Massachusetts officials say they'll conduct aerial spraying of pesticides in the Southeastern part of the state this week to prevent the spread of Eastern Equine Encephalitis virus (EEE), a rare but potentially fatal virus spread by mosquitoes.

According to the U.S. Centers for Disease Control and Prevention, there were just six cases of EEE in the nation last year. Approximately 30% of people with EEE die and many survivors have ongoing neurologic problems.

Massachusetts hasn't conducted aerial spraying for EEE since 2012, and there hasn't been a human case of the virus in the state since 2013.

"But in 2019 we are finding EEE in mosquitoes that are capable of transmitting the virus to humans," said State Epidemiologist Dr. Catherine Brown of the Department of Public Health. "We are seeing very large populations of those mosquitoes. And we also have weather conditions which are appropriate to support ongoing risk."

Brown said 22 communities in Bristol and Plymouth Counties are considered at high risk right now.

"The aerial spray does not eliminate risk," Brown said. "It is necessary to help reduce risk, but it does not replace or prevent the need for residents to continue to take measures to help protect themselves from mosquito bites."

A full list of the communities and information about the spraying can be foundhere.

For several evenings beginning Thursday, planes are expected to spray a pesticide called Anvil 10+10 across much of the area considered at risk.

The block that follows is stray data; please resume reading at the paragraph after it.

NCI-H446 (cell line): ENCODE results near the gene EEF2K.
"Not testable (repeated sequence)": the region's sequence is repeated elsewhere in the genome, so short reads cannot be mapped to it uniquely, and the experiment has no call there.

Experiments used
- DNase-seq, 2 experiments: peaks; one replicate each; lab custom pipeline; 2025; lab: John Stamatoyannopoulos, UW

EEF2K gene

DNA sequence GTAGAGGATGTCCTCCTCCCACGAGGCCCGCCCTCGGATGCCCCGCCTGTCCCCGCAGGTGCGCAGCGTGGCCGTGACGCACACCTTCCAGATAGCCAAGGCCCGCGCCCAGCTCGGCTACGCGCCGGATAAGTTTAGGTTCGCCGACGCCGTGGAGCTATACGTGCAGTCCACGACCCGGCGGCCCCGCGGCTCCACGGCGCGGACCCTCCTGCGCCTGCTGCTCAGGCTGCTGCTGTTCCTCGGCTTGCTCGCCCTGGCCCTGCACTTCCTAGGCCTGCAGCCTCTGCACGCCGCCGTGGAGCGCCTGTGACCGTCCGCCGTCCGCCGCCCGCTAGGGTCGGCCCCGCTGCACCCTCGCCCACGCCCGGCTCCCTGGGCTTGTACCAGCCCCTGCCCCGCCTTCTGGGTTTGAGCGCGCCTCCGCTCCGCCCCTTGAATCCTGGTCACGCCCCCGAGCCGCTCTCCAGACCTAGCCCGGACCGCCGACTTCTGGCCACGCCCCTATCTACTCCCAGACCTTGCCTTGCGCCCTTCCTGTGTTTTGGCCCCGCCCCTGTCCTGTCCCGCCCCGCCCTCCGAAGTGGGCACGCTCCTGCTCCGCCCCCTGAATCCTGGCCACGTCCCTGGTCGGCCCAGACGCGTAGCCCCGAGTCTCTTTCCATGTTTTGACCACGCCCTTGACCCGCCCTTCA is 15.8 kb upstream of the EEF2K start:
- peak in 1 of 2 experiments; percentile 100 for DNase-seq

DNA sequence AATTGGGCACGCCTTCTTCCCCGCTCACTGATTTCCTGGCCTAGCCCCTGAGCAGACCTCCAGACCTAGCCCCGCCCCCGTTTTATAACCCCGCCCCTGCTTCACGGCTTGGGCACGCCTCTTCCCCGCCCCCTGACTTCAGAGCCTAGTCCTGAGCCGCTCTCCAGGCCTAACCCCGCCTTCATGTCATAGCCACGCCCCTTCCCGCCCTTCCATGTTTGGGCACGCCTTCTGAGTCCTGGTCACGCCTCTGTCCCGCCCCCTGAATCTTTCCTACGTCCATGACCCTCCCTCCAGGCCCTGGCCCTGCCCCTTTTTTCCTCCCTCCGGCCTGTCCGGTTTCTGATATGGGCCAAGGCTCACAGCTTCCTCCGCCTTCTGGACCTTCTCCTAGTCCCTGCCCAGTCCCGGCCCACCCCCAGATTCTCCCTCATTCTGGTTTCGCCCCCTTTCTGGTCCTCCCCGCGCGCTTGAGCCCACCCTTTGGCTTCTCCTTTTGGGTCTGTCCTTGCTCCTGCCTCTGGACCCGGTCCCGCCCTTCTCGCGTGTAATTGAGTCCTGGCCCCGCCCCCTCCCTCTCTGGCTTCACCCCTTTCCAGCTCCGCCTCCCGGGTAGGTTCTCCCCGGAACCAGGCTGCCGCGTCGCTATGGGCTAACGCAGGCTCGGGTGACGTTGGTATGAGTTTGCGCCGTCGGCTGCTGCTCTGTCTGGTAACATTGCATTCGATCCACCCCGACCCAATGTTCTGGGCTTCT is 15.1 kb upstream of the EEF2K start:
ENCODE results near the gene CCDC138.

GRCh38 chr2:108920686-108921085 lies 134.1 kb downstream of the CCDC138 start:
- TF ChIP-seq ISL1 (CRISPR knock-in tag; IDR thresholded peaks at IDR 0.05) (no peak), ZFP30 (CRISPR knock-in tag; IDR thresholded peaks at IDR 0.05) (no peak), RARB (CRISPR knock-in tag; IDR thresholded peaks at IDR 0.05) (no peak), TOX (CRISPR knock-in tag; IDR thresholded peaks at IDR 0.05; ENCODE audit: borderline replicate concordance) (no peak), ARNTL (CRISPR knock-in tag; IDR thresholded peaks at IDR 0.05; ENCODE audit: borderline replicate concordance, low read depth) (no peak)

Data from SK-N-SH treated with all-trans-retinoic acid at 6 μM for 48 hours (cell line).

"There are no expected health risks associated with the appropriate application of this product," said Brown. State officials aren't recommending any special precautions, but they say residents can reduce their exposure by staying indoors during spraying. The spraying shouldn't affect drinking water, officials said.

"Because the spray breaks down rapidly in both sunlight and water, large water bodies are not expected to be a significant issue," Brown said.

The chemicals can affect bees, however. But John Lebeaux, commissioner of the state Department of Agricultural Resources, said that exposure should be limited because the spraying will be done at night.

"That is the best time to spray for bees, because it's their nature to return to the hives in the evening," Lebeaux said. "And with the very short active life of the product, we think that will greatly reduce any exposure to bees."

Lebeaux said they'll monitor hives in the spray area in the days after the spraying. He said there were no recorded impacts when the state sprayed with the same chemicals in 2012.

"Certainly there's a concern about all our pollinators," Lebeaux said. "I mean, all aspects of agriculture throughout the country are concerned about it. But this is the product that the EPA has registered particularly for aerial sprays."

The chemicals are also known to impact fish, but Lebeaux said spraying at night means fish are less likely to be surface feeding.